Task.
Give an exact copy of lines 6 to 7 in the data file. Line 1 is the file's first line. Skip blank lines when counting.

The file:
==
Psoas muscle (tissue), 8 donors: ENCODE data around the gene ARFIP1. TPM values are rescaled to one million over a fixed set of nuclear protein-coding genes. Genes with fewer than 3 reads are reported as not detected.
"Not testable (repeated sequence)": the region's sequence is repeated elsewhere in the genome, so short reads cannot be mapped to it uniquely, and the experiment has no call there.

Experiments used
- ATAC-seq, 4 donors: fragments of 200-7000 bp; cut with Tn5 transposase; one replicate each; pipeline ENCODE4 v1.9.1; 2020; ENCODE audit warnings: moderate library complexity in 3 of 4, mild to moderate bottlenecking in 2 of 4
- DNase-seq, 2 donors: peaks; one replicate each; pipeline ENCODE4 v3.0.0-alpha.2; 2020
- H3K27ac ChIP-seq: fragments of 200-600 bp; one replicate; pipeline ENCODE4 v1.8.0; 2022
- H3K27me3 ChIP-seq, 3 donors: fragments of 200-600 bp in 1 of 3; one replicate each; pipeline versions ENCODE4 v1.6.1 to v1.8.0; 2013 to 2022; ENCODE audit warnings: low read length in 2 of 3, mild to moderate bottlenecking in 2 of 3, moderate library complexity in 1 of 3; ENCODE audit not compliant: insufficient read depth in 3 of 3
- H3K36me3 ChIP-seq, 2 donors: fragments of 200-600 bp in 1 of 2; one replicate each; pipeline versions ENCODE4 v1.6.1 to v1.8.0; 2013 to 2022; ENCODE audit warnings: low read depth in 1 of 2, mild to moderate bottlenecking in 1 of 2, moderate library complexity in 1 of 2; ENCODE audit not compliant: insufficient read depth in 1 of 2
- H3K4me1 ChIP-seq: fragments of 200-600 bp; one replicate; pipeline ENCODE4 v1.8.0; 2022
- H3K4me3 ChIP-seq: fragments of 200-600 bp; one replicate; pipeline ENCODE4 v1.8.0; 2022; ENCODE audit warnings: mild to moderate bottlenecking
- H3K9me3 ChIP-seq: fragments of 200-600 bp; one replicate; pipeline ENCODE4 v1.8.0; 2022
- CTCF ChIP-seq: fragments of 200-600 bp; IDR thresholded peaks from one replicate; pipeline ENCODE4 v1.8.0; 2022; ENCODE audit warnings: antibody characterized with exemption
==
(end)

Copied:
- H3K27ac ChIP-seq: fragments of 200-600 bp; one replicate; pipeline ENCODE4 v1.8.0; 2022
- H3K27me3 ChIP-seq, 3 donors: fragments of 200-600 bp in 1 of 3; one replicate each; pipeline versions ENCODE4 v1.6.1 to v1.8.0; 2013 to 2022; ENCODE audit warnings: low read length in 2 of 3, mild to moderate bottlenecking in 2 of 3, moderate library complexity in 1 of 3; ENCODE audit not compliant: insufficient read depth in 3 of 3